The "Dixie" name has been the subject of controversy among the university and St. George communities. The Name Change Recommendation Committee has been formed and began the process of gathering input from the St. George community. Photo by Misha Mosiichuk.
The Board of Trustees is currently moving forward with the name change process by forming a name recommendation committee to conduct surveys where students, faculty, staff, alumni and community members can submit recommendations.
A new name will be recommended for Dixie State University by the Board of Trustees no later than Nov. 1.
“The Name Recommendation Committee will work with Love Communications to seek name recommendations from thousands of Utahans through an open survey and town hall meetings,” Public Relations Director Jyl Hall said.
The committee held its first town hall meeting March 30.
After the surveys have been distributed and gathered, Love Communications and the committee will review the survey results. Hall said the search will be narrowed down to five name themes and will then be presented to hundreds of students, faculty, staff, alumni and community members through focus groups.
“After collecting the focus groups’ feedback, the name exploration committee will choose a final name theme, present it to additional focus groups, and put forth a final name recommendation to the DSU Board of Trustees,” Hall said.
The next step, after the surveys and focus groups, will be for the new name recommendation to go to the Utah Board of Higher Education before being presented to the Legislature.
“The committee will make a name recommendation to the Utah State Legislature by Nov. 1, 2021,” Hall said. “Then the Legislature still has to vote on the recommendation they receive. If the Legislature does vote for a name change, a change will take place after that.”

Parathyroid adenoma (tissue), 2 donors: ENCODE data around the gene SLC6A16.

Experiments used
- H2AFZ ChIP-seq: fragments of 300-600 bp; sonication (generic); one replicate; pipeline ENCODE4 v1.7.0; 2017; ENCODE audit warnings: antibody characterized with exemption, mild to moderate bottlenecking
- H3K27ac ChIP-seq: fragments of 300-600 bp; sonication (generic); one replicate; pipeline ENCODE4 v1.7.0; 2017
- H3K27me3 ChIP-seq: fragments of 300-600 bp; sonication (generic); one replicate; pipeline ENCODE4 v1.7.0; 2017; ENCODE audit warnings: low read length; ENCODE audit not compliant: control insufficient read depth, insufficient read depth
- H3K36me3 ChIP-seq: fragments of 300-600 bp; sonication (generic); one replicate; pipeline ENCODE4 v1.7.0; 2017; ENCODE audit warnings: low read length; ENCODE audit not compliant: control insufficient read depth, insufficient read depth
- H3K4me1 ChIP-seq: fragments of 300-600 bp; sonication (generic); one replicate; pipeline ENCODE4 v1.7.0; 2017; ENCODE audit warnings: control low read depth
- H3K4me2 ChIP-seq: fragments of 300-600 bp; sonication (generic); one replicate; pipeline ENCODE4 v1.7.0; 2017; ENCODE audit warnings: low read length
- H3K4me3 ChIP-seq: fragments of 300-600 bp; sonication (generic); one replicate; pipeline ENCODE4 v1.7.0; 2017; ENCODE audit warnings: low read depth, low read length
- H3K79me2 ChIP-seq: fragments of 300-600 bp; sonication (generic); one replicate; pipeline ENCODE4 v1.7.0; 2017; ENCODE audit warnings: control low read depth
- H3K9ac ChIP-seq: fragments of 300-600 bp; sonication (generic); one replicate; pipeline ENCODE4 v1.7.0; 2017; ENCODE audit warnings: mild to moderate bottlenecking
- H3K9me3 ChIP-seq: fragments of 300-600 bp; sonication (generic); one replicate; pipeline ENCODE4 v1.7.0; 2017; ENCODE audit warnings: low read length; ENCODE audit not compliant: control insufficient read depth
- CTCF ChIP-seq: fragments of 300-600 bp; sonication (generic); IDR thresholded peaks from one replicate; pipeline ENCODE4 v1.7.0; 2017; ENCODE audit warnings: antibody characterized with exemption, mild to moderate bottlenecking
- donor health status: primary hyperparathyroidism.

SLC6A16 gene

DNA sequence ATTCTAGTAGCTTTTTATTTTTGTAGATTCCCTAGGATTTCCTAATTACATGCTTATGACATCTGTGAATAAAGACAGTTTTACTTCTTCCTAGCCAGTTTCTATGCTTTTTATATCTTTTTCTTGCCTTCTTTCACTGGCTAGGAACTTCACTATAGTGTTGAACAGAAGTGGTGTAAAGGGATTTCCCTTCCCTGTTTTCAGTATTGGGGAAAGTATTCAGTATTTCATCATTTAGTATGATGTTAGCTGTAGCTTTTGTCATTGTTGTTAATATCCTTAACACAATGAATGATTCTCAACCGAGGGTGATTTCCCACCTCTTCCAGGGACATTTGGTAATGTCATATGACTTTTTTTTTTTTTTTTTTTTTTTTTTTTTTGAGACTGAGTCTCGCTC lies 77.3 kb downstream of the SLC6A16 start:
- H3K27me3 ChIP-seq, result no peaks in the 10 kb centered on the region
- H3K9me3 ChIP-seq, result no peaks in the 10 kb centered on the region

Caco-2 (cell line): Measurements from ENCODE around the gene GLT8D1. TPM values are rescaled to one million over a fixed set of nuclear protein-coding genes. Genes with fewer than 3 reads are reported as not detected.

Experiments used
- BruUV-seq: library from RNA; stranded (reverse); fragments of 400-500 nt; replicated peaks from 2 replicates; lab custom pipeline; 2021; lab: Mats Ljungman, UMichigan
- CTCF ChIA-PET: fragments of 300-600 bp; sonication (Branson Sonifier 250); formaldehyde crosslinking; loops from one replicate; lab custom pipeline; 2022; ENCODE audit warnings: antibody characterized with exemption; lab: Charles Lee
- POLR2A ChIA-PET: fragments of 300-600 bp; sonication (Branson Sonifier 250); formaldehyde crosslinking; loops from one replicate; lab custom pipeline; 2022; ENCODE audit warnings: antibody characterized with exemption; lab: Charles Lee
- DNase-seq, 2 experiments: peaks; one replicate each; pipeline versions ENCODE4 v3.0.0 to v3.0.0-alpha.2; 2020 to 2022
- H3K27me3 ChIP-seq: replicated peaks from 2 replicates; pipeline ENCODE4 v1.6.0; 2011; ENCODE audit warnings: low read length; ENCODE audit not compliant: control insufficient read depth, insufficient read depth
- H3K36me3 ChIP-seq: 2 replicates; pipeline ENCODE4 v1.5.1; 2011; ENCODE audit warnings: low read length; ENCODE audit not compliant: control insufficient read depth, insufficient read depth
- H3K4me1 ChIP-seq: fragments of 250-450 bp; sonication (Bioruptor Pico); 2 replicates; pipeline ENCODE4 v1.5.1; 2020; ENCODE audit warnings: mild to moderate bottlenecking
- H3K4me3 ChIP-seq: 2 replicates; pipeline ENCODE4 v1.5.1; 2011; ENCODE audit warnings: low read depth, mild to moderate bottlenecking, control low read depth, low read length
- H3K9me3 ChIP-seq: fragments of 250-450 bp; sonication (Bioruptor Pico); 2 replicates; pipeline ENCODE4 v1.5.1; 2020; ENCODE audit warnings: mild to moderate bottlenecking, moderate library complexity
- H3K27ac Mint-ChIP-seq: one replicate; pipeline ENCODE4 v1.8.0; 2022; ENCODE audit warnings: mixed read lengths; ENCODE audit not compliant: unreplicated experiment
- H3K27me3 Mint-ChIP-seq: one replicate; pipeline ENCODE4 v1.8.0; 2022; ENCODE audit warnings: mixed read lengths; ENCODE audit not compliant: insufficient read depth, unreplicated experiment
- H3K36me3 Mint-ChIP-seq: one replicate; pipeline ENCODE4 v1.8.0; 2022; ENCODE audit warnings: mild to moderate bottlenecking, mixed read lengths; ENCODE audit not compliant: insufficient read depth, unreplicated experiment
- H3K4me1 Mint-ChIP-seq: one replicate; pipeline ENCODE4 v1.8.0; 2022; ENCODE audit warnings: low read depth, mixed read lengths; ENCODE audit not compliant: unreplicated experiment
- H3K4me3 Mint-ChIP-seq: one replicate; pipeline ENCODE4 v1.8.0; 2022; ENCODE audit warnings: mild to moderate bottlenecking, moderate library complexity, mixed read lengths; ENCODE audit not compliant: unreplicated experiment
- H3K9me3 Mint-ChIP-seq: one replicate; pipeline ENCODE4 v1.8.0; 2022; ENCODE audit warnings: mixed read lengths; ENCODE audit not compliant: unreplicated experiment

As determined in House Bill 278, the Board of Trustees will choose individuals to make up a Heritage Committee upon the decision of the new name. Its job will be to preserve the heritage, culture and history of DSU.
Jordon Sharp, vice president of marketing and communication, said: “The committee’s work will be from three to five months; however, it is not totally known when the state will vote on this matter. After the final vote, and if the name changes, the rebranding efforts will start immediately but could take upwards of a year to complete.”
Hall said alumni will be allowed to receive a diploma with the new name of the institution on it. There will be a process set up on DSU’s website for alumni to request a new diploma.
“If the name changes, the campus rebrand would most likely begin the beginning of next year and into the summer of 2022,” Sharp said. “All buildings and apparel will be rebranded over time.”
Attempts to reach Julie Beck, a Board of Trustees member and the Name Recommendation Committee chair, and other members of the committee were unsuccessful.